He talks about trying to get as many different editions of one book as he possibly can. I just read an essay on erotic literature and he mentioned his collection of Lolita books, how each cover from each reissue of the book reflects the sensibilities of the times and what the publisher felt needed to be emphasized. He has 7 different copies of the book, each with a different cover. After reading that, I went into my office and there was the shelf pictured above.
I know what he's talking about. I wanted a copy of everything Lewis Carroll ever wrote because I did my senior thesis on "Nonsense Words in Lewis Carroll's Through the Lookingglass and What Alice Found There". I love Shakespeare so collecting books about him was sort of to be expected. Along life's journey, I've found other things that pique my interest and that I must have. Terry Pratchett and his Discworld series is my current object. I have, I think, all of Agatha Christie's mysteries.
Writings have been burned since the Chinese figured out how to develop an alphabet and assemble that into words on paper. This allowed ideas, which could be against the grand view of the current rulers, to be widely disseminated. Martin Luther started a whole new religion by writing some ideas on parchment and nailing them to a church door. Control ideas and you can control people. Ban books and the ideas contained therein never see the light of day. They don't assault your carefully ordered frame of existence. Ray Bradbury's Farenheit 451 was written during the McCarthy era when ideas which didn't conform to a scared government were deemed "un-American".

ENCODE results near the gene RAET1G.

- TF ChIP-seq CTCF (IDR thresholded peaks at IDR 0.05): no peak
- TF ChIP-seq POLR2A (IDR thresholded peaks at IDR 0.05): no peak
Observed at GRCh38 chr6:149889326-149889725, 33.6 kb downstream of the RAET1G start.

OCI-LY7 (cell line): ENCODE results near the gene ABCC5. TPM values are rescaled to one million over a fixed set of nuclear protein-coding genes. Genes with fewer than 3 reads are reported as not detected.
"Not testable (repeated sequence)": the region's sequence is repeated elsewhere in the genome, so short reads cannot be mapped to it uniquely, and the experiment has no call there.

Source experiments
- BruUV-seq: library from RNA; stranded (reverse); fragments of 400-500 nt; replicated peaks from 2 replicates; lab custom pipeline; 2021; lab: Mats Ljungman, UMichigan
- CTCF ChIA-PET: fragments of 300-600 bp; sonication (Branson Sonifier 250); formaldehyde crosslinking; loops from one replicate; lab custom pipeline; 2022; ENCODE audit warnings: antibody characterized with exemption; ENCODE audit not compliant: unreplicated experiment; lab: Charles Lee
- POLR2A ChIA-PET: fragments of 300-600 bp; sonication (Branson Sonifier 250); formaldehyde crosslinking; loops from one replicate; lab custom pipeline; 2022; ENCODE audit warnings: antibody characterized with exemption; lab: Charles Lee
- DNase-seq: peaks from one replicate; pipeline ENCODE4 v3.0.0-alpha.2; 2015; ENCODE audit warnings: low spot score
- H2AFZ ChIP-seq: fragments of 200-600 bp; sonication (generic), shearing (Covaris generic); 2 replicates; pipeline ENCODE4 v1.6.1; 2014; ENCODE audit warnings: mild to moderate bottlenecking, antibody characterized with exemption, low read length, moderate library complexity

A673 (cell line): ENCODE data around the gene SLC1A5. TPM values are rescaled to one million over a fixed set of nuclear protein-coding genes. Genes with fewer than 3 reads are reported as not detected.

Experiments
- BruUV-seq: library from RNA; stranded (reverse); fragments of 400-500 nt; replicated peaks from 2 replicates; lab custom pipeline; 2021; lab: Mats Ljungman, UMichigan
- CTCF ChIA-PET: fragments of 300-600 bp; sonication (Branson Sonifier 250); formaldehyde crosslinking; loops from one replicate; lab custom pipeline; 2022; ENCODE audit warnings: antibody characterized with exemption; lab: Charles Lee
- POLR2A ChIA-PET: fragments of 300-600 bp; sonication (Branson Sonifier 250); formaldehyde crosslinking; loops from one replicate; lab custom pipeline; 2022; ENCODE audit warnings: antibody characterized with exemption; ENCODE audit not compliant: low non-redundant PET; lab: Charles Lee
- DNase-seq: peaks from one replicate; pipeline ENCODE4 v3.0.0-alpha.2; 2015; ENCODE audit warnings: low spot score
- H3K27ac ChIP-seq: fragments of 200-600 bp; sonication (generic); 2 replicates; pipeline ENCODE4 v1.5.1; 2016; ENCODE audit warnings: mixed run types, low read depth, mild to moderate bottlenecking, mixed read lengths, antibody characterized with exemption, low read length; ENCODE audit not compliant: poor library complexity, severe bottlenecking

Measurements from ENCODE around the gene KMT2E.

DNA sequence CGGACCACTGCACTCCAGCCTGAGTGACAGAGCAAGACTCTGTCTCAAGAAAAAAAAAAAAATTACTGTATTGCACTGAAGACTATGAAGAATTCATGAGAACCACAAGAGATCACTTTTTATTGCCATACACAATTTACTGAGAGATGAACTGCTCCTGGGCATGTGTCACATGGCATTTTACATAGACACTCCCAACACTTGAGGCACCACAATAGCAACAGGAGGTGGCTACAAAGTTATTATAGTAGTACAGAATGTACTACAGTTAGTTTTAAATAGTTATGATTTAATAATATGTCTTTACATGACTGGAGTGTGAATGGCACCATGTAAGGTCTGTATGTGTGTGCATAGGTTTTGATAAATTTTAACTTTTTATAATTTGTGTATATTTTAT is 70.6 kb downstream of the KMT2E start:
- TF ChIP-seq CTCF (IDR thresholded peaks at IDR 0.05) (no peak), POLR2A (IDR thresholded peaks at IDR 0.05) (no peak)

I think, at some deep metaphysical level, those of us who love books have the idea that we could lose them and it's up to us to save them for future generations. It becomes important to keep these, to pass them along, to be subversives because who knows when Douglas Adams will be banned. We can't let that happen because we are aware of what a vast amount of knowledge was lost when the library of Alexandria in Egypt was burned. It's not called the Dark Ages because there was no electricity.